We have a policy in place that requires a service manual with all new equipment purchases to ensure that we have everything we need to be able to service the equipment properly. We make sure the manual has preventative maintenance (PM) procedures and frequencies listed so we can include them in our computerized maintenance software. The instance I am going to share with you is about how we thought we had everything in place only to be blindsided by the OEM two years later with a $2,500 charge for a PM procedures not included in the manual.
This story starts with an email from a salesman trying to sell me a service contract on an insufflator/smoke evacuator combo unit. The unit is not overly complex. It uses fancy and expensive disposables, but not anything we haven’t handled before. I cordially declined the offer and went about my day. The salesman again requested that we purchase a service contract and he gave me a list of reasons, one of which was a recommended two-year PM to restore the equipment to like new condition. Again, I declined the service stating that we had the manual and could complete anything we needed on our own.
“We followed the manufacturer’s recommendations to do the PM, and the device passed all the PM tests. However, the unit was not functioning optimally.”
I felt like this salesman was rather insistent about the PM procedures, I asked my technician to look over the PM procedures and talk to the customer about any problems they might be experiencing. My technician went through the PM procedures to ensure the unit would pass all the tests, afterward she spoke to the customer and they told her they weren’t experiencing any issues. At this point, I considered the issue resolved.
A few months later, the salesman stops in my office to once again lobby for the service contract. He proceeded to explain that the unit was not working as it should and said the doctor is unhappy. I told him that we had not received any complaints about the unit. I also told him that we were following all the procedures in the manual and that the machine was functioning perfectly when we checked it two months ago. At this point, I was becoming quite irritated. I told him I would have my technician work with the physician to figure out what the problem was and how to rectify it.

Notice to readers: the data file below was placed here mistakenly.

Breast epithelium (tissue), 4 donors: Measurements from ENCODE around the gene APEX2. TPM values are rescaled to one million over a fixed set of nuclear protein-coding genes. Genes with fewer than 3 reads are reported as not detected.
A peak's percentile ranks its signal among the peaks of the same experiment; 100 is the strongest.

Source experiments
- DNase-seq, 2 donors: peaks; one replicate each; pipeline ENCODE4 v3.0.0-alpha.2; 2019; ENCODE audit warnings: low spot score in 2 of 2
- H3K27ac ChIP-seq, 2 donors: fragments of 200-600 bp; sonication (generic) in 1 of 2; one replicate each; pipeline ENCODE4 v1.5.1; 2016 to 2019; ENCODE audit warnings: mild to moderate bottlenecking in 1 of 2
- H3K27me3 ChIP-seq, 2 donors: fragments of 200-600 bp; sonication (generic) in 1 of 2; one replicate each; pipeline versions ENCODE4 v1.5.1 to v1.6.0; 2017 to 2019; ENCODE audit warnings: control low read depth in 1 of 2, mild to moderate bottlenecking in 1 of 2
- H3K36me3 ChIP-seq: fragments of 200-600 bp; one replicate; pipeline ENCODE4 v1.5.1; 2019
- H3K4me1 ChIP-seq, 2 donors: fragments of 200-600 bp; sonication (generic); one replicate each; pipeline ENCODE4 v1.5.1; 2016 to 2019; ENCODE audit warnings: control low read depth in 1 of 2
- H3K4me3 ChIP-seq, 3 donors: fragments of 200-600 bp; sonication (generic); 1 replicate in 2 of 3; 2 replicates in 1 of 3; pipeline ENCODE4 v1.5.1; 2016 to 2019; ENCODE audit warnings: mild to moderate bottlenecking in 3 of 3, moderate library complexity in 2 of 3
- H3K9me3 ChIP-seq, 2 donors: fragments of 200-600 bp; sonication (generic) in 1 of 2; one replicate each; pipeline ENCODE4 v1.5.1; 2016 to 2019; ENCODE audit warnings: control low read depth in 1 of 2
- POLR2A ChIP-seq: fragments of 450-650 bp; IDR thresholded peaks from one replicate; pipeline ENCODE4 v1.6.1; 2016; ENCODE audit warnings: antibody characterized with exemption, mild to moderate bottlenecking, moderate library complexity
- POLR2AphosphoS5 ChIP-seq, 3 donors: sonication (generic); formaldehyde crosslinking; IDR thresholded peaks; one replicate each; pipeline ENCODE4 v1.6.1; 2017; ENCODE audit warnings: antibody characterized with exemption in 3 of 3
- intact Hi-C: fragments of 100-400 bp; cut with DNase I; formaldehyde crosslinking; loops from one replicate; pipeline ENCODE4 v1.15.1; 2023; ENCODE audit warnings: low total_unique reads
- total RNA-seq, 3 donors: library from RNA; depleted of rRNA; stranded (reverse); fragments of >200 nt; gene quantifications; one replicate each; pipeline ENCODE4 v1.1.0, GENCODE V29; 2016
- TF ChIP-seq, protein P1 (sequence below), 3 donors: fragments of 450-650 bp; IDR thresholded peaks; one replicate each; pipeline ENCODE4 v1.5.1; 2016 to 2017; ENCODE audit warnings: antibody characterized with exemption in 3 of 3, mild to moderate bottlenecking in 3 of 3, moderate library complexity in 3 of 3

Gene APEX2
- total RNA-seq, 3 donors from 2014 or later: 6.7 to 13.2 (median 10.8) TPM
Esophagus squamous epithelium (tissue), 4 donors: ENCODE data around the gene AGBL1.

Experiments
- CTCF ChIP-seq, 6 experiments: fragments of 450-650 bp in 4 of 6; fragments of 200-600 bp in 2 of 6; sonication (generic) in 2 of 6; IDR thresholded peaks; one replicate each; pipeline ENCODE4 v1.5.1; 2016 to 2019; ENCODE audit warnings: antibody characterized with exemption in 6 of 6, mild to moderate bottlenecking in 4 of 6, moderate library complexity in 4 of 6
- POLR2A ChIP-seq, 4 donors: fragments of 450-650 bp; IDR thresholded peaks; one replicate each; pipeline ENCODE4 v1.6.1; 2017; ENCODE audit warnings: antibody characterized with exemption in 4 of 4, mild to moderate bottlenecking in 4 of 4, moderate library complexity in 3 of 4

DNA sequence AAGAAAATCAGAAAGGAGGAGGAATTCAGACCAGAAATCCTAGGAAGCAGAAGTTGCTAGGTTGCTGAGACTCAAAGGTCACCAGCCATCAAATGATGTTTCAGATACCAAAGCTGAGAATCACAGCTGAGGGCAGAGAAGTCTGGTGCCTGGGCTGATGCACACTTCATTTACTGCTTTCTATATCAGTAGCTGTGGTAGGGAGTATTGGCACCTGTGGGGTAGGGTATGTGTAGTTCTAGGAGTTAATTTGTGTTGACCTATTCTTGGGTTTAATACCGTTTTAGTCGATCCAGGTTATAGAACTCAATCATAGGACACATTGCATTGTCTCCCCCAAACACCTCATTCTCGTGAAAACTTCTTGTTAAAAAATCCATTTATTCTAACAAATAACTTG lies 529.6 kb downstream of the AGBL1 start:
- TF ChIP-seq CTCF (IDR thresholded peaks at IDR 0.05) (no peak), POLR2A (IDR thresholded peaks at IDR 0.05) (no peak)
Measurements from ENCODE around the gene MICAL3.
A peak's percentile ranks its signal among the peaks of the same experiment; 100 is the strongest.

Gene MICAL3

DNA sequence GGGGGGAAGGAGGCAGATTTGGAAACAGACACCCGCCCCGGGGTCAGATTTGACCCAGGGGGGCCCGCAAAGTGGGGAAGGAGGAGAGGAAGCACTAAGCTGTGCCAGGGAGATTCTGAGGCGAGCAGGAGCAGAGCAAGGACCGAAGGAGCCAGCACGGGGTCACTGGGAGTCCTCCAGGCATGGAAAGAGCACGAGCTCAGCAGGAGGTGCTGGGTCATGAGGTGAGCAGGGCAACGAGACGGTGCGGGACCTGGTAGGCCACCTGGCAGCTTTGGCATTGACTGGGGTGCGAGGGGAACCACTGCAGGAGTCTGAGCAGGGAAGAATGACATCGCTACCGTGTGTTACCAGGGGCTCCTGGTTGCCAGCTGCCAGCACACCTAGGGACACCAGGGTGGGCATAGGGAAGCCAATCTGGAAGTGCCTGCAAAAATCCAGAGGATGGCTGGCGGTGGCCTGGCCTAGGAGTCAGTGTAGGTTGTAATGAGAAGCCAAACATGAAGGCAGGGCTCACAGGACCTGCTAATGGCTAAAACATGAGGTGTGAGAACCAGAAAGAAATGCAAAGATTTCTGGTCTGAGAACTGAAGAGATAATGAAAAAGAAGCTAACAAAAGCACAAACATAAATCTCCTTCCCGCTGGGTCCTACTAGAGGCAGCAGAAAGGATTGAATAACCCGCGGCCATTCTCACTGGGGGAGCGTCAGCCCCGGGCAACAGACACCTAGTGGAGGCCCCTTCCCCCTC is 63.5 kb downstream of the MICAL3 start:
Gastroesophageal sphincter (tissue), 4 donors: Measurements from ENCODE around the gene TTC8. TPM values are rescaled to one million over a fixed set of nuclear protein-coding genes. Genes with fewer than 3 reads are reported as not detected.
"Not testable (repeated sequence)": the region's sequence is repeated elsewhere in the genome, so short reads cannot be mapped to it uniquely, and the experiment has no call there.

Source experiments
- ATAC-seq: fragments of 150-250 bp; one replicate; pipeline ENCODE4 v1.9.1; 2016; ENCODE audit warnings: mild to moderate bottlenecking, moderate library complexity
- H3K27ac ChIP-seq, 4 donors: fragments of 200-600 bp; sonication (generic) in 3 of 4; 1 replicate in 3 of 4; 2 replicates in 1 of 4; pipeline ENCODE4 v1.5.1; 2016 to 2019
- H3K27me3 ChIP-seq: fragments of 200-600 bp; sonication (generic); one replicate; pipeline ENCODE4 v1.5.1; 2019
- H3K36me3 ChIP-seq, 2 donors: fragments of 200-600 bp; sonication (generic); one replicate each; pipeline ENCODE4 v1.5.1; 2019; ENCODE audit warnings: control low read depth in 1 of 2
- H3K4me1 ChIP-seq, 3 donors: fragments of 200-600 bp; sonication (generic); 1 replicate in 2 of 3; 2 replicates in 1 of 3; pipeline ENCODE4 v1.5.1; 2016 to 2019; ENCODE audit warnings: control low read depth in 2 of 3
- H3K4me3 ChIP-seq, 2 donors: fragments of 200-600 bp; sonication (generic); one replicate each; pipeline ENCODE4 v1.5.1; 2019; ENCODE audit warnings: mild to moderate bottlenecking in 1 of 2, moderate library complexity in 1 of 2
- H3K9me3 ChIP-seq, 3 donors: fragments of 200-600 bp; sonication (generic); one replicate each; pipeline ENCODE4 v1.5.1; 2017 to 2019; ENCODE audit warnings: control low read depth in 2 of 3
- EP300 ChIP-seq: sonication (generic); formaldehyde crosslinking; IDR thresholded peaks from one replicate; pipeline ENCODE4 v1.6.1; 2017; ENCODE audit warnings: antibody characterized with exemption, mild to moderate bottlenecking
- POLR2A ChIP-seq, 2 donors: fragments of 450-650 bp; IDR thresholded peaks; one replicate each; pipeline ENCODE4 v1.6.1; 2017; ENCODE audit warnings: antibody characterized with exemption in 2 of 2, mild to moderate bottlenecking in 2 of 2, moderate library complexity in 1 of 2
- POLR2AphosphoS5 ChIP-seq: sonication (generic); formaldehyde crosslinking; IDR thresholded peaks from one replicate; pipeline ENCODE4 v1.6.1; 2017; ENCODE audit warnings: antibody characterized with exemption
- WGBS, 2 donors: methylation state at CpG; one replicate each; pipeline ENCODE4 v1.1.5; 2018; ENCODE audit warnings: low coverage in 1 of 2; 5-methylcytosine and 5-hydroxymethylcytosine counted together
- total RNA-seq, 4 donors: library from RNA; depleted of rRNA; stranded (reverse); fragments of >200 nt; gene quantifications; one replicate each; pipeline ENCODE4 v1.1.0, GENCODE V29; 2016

My technician checked the unit again, she showed me the steps listed in the manual to do the PM and the unit passed all of them. She spoke to the physician who said the unit was working fine but not quite as good as it used to, at times there was a little smoke build up in the abdomen. My tech called the company and started working with tech support to solve the problem. I was shocked when my technician came to me and told me that the unit needed to be sent in. She found out that they recommend sending the unit in every two years for a “refresh” or full PM. They told my technician that the equipment needed to calibrate the unit was not available in the field and that the unit would have to be sent to Germany to be serviced. They told her this recommendation is listed in the manual. After carefully combing through the manual we found one line at the bottom of a page, which stated they recommend sending the unit in to the factory every two years. Apparently, they don’t think we have qualified people in the U.S. who can service this type of equipment.
In the end, we did not purchase the three-year $22,000 service contract. We opted to send the unit in and pay the $2,400 for the two-year PM. This situation angers me on many levels, but misrepresenting the PM procedures is the highest. I feel like it is somewhat of a safety issue as well, in good faith, we followed the manufacturer’s recommendations to do the PM, and the device passed all the PM tests. However, the unit was not functioning optimally. From a financial standpoint the unit cost of this device is rather low (less than $10,000). A lot of the money is made on disposables, and now we have to pay $2,400 every two years. I am hopeful that the clinical outcome is worth it.
I know that when you consider a maintenance and repair budget of a few million dollars saving $2,400 is barely noticeable. But, I feel like this trend of creating equipment that does not have field serviceable PM tasks could be the demise of our careers.
Jim Fedele, CBET, has been with Medical Dealer magazine for more than 12 years. He is currently the director of clinical engineering for Susquehanna Health Systems in Williamsport, PA. He can be reached for questions and/or comments by email at firstname.lastname@example.org.